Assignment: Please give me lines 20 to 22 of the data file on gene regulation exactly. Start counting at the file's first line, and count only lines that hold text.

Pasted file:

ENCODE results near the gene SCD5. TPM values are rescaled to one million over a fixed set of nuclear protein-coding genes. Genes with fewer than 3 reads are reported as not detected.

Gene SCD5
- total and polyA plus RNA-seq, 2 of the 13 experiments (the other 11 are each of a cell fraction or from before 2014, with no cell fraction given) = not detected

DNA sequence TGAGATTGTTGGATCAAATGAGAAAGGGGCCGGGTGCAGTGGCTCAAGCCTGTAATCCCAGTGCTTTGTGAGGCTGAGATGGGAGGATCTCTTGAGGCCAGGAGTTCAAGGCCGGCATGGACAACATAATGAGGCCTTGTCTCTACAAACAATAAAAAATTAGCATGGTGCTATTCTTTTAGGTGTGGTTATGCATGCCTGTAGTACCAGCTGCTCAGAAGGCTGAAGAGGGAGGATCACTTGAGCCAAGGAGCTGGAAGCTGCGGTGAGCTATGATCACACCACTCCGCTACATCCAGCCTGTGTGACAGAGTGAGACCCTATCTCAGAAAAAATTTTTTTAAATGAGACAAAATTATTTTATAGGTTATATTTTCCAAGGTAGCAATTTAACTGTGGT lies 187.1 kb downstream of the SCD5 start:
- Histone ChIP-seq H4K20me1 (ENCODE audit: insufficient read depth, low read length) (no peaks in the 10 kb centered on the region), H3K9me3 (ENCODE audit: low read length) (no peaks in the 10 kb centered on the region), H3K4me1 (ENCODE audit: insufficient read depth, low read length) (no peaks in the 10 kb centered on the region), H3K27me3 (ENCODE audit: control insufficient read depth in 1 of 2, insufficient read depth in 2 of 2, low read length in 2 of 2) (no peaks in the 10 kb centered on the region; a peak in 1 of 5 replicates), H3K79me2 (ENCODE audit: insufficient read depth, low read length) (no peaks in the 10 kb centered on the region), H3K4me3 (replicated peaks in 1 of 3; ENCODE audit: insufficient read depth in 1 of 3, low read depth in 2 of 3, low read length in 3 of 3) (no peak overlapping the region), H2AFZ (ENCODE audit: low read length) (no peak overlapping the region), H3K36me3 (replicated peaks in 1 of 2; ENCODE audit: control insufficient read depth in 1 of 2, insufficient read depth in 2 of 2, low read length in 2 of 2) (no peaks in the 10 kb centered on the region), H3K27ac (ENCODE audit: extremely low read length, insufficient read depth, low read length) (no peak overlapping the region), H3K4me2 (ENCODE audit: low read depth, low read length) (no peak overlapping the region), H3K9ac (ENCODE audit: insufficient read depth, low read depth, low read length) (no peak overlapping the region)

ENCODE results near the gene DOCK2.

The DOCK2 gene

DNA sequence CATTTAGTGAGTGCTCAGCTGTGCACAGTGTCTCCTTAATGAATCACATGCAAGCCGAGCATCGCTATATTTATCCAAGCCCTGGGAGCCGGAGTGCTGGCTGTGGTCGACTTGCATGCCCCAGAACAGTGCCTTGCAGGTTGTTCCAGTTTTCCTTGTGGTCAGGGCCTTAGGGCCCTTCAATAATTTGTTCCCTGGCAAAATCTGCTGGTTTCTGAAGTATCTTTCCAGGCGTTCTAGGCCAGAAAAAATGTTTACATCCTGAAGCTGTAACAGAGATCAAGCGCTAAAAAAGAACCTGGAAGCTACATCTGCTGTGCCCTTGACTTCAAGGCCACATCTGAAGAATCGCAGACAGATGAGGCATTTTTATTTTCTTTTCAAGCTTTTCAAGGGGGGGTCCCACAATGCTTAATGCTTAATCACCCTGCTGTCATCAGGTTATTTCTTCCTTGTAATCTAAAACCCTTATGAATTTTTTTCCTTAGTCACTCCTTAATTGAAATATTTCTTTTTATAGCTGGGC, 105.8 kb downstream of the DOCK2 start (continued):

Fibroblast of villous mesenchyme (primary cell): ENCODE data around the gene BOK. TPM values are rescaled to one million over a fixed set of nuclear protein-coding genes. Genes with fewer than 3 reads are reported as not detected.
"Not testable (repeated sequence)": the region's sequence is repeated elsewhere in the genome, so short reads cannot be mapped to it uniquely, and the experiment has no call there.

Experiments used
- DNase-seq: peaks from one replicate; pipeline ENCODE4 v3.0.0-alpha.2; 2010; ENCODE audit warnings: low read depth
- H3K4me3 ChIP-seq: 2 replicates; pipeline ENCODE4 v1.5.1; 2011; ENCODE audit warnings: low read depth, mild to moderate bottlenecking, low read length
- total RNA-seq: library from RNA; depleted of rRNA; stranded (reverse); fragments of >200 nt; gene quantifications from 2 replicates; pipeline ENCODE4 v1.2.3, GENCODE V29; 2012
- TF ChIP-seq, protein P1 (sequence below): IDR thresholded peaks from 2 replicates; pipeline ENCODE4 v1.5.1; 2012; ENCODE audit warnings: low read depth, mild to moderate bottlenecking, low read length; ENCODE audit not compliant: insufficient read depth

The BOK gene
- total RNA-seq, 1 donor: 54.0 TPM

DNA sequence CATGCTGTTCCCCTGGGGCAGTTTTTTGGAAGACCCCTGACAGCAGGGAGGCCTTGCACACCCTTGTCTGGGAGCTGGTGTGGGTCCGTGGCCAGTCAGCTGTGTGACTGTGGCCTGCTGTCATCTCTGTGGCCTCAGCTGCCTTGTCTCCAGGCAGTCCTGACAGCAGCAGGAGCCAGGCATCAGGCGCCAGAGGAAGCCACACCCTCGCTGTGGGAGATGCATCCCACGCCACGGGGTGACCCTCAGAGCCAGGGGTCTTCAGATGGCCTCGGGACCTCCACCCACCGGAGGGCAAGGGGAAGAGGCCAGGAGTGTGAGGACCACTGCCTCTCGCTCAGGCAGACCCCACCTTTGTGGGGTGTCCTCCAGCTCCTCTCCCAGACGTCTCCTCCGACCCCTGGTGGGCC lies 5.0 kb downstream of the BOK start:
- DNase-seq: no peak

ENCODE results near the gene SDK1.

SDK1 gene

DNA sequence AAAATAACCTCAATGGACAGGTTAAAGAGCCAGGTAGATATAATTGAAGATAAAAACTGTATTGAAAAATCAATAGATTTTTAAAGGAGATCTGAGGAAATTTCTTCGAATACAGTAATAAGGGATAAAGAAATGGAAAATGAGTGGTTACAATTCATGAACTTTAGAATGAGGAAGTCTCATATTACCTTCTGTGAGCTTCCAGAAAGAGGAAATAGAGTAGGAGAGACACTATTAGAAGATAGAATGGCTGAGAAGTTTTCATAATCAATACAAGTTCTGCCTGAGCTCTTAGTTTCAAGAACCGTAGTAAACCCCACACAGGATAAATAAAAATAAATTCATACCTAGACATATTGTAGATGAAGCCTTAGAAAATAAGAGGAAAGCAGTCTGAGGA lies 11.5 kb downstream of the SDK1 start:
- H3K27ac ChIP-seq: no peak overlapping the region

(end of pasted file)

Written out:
ENCODE results near the gene SDK1.

SDK1 gene

DNA sequence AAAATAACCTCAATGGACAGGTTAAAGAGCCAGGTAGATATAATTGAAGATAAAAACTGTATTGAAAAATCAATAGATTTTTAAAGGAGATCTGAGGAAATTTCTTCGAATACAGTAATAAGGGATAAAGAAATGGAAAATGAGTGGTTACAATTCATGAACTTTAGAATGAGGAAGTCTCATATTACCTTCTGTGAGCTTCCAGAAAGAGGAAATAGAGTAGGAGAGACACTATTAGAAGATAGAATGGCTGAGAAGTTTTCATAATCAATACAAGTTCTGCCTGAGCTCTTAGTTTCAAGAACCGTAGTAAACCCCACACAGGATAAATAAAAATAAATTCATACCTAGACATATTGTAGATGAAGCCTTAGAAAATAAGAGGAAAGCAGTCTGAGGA lies 11.5 kb downstream of the SDK1 start: